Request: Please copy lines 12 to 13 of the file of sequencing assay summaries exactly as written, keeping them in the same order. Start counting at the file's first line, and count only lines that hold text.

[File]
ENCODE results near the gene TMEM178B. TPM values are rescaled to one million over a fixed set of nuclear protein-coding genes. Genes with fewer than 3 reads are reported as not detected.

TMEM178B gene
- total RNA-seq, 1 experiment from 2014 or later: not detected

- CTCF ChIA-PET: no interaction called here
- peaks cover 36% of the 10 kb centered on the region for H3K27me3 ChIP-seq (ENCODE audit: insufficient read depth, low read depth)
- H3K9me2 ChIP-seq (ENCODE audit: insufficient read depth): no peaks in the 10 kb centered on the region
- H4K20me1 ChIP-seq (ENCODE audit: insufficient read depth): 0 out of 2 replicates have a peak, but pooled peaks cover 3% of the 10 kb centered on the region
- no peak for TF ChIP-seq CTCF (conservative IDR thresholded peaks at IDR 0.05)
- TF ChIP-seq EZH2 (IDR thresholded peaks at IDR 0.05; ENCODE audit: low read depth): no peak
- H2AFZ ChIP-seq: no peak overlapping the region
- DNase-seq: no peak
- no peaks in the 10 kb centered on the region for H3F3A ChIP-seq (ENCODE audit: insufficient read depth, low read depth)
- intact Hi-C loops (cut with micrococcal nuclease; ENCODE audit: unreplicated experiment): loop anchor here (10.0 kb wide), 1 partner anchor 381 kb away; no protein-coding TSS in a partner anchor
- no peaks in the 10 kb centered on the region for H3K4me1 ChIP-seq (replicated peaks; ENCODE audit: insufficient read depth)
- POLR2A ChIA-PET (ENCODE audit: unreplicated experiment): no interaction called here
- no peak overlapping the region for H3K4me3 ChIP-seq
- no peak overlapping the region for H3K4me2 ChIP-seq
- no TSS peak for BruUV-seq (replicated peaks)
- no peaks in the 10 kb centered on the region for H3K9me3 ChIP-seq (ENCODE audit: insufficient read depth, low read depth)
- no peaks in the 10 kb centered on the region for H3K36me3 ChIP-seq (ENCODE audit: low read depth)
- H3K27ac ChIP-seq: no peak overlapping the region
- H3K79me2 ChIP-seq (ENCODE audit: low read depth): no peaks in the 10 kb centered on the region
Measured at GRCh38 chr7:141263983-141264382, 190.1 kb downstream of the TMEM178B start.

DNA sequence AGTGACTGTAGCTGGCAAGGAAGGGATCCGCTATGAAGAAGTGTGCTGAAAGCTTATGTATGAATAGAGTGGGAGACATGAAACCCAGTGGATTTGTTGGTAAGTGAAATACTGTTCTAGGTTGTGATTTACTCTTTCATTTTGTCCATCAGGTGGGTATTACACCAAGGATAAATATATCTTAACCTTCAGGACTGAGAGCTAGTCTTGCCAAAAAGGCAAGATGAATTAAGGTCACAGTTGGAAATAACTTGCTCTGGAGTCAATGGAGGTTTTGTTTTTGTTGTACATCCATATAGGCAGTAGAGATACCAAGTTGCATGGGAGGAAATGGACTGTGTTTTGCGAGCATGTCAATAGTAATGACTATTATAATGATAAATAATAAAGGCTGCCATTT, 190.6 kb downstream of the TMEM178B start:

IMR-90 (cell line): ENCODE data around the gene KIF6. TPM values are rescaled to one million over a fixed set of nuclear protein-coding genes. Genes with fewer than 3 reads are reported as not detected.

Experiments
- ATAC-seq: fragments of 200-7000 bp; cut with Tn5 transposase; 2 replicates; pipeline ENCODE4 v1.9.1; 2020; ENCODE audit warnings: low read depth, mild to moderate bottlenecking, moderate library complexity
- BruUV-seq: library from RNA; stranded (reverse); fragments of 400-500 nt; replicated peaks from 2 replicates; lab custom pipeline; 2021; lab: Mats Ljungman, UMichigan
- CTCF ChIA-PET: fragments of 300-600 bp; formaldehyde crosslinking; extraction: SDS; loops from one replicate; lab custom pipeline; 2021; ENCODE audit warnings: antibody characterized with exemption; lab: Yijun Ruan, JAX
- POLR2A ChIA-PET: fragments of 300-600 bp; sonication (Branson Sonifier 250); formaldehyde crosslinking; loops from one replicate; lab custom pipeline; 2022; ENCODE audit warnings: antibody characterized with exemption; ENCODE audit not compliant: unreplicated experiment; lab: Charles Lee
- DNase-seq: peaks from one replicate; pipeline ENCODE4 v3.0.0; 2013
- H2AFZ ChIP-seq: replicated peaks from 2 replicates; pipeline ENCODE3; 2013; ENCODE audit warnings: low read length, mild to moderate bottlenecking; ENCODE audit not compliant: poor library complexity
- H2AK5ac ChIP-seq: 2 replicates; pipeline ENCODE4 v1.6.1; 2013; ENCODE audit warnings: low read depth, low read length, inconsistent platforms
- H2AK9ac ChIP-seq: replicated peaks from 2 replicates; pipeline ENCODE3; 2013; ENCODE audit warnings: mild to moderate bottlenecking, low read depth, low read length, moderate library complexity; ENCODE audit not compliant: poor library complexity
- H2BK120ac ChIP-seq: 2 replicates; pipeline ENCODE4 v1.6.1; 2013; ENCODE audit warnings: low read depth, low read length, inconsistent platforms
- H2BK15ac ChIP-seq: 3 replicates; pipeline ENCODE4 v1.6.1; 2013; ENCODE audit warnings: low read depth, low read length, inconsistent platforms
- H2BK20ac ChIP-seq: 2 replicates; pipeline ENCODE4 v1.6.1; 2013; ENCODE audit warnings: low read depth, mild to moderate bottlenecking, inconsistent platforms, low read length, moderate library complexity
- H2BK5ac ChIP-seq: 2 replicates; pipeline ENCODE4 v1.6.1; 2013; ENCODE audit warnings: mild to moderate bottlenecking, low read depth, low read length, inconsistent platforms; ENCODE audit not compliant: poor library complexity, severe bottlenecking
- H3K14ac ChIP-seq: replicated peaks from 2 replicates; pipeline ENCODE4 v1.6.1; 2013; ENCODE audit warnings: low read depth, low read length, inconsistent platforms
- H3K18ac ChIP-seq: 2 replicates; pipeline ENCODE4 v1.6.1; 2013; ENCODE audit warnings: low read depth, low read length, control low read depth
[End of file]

- no peaks in the 10 kb centered on the region for H3F3A ChIP-seq (ENCODE audit: insufficient read depth, low read depth)
- intact Hi-C loops (cut with micrococcal nuclease; ENCODE audit: unreplicated experiment): loop anchor here (10.0 kb wide), 1 partner anchor 381 kb away; no protein-coding TSS in a partner anchor